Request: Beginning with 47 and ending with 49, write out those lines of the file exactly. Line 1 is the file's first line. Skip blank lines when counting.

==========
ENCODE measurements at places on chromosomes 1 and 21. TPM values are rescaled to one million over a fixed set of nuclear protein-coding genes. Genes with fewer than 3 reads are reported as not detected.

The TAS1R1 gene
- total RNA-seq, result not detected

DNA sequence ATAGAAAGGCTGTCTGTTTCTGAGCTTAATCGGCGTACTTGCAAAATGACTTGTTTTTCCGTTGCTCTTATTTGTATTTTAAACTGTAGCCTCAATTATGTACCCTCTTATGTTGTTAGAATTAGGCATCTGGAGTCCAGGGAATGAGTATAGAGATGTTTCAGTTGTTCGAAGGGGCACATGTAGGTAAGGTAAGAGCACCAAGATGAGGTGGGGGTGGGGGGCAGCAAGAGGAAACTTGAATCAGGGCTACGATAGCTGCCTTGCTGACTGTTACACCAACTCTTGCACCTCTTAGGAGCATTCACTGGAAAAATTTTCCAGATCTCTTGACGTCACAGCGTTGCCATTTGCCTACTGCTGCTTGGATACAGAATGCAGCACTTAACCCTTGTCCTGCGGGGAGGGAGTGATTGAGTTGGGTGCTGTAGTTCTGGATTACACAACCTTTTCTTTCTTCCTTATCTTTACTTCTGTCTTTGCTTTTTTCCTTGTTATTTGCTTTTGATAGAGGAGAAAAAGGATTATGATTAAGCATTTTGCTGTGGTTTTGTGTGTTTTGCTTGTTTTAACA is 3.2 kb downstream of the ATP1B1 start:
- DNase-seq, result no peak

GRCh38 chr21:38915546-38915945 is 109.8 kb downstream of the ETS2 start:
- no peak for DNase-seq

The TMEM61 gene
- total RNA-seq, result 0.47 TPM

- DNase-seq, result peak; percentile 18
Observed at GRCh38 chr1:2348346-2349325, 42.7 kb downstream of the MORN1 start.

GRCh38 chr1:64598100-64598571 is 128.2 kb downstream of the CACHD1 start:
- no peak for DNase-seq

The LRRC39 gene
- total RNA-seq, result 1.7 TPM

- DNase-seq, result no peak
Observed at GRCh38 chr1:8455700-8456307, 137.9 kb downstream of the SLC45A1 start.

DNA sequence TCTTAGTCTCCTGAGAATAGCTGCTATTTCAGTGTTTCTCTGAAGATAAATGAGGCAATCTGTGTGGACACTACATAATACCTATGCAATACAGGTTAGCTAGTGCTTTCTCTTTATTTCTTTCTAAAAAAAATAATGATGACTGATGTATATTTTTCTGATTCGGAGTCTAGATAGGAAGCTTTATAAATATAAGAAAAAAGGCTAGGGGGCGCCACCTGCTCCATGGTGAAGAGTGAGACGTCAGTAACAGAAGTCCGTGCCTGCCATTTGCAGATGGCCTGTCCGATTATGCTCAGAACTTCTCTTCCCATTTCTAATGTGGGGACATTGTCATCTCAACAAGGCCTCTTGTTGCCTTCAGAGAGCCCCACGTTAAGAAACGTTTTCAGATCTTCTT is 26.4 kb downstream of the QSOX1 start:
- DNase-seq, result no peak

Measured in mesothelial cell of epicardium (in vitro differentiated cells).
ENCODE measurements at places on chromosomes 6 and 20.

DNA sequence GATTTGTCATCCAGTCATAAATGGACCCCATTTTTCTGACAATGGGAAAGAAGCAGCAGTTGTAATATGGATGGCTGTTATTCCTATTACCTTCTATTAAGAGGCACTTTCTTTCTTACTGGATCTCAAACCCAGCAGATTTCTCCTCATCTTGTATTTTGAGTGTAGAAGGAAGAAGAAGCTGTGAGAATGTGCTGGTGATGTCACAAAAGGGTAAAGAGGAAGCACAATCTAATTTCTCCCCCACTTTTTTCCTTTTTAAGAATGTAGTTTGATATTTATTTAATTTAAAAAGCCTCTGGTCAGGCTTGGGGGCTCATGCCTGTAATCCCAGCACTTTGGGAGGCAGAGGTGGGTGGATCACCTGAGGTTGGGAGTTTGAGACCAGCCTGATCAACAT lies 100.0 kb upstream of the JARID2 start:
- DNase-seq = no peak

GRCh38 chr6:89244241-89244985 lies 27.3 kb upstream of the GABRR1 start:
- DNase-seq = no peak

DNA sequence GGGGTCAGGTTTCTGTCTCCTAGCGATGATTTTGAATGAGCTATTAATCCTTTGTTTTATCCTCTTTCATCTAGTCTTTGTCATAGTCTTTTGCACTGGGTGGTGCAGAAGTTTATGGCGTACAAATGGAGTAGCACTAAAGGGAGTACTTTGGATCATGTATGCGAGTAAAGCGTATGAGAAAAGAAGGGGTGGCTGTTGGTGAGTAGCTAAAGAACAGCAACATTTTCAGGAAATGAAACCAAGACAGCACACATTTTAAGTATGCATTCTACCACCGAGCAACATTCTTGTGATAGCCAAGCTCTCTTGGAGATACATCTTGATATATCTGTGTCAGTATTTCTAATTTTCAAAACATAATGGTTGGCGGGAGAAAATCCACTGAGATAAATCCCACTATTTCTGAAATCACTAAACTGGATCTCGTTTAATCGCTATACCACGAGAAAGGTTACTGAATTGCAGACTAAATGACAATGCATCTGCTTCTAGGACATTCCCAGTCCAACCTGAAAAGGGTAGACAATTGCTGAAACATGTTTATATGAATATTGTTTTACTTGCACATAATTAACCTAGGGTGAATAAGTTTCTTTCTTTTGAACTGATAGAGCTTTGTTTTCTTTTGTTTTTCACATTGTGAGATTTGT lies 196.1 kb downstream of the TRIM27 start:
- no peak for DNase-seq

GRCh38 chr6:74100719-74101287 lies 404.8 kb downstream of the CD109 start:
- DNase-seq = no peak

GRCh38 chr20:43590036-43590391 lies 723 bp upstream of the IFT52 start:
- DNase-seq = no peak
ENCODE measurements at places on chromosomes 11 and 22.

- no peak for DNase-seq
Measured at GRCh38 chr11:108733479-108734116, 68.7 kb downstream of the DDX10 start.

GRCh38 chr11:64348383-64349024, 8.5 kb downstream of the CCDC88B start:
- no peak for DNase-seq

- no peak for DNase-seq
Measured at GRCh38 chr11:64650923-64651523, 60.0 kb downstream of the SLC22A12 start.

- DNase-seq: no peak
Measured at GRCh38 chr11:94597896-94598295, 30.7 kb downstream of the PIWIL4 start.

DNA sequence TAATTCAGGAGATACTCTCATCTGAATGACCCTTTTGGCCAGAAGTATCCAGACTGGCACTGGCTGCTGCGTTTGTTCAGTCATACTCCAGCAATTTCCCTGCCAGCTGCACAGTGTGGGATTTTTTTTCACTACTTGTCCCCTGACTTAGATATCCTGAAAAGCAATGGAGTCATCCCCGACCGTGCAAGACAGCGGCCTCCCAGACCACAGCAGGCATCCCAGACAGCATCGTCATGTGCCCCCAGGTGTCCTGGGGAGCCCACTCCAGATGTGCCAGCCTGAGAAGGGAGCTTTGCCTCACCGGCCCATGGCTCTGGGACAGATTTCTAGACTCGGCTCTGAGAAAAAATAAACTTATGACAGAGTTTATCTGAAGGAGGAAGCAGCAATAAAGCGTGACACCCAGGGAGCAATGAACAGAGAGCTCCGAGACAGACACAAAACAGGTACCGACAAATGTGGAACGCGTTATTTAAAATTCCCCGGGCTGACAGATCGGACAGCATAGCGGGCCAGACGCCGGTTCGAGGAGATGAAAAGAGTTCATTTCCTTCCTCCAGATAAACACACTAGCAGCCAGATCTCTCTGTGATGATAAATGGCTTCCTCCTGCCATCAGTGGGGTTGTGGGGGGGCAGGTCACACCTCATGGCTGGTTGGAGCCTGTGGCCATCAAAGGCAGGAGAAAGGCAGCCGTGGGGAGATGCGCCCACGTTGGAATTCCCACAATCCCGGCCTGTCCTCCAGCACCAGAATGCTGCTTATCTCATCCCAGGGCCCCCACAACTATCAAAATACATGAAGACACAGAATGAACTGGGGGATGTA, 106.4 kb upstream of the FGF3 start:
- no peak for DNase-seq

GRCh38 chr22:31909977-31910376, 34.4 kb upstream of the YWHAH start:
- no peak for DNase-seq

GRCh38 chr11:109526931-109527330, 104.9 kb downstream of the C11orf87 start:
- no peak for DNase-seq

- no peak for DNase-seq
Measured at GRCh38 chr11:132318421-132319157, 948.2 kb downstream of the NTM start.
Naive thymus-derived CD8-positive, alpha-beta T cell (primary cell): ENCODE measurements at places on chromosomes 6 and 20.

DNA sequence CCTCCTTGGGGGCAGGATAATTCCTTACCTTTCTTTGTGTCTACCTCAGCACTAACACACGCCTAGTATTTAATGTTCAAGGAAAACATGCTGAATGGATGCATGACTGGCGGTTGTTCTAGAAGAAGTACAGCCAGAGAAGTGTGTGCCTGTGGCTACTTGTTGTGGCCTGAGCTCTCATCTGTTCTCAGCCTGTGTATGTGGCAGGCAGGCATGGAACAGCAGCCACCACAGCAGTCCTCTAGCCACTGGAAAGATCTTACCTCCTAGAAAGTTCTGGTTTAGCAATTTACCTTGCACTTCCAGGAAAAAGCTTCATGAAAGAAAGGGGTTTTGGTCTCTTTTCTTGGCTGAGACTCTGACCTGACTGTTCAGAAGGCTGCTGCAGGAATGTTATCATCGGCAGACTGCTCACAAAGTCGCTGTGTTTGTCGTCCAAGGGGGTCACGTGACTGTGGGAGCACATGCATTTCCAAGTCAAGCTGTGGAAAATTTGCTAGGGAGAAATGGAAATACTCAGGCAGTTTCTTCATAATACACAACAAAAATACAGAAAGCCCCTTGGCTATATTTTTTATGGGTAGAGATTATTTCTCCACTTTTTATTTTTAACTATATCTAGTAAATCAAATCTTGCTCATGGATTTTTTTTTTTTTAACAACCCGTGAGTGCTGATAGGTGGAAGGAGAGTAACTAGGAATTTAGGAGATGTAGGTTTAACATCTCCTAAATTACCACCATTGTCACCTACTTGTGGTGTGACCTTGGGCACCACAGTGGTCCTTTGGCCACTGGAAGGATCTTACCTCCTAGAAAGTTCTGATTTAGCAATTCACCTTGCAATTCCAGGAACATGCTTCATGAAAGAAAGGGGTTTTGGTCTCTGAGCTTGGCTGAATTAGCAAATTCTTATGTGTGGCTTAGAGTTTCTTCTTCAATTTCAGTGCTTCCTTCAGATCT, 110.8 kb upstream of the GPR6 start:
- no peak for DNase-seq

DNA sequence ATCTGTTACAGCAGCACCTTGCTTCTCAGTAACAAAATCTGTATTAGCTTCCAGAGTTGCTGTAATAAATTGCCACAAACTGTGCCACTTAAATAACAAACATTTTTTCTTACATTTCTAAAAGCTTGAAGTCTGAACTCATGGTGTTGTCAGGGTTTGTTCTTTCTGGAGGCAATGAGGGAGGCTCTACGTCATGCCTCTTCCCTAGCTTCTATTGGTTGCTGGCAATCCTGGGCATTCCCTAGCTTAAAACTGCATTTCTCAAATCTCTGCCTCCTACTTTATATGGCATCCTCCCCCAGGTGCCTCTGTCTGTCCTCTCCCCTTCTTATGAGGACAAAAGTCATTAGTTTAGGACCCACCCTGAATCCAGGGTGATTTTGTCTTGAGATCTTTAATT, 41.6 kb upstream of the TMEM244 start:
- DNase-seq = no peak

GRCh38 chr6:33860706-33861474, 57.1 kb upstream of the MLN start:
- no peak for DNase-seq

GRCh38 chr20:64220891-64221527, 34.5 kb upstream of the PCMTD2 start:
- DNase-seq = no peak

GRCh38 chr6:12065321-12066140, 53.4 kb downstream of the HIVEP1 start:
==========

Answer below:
- no peak for DNase-seq
Measured at GRCh38 chr11:132318421-132319157, 948.2 kb downstream of the NTM start.
Naive thymus-derived CD8-positive, alpha-beta T cell (primary cell): ENCODE measurements at places on chromosomes 6 and 20.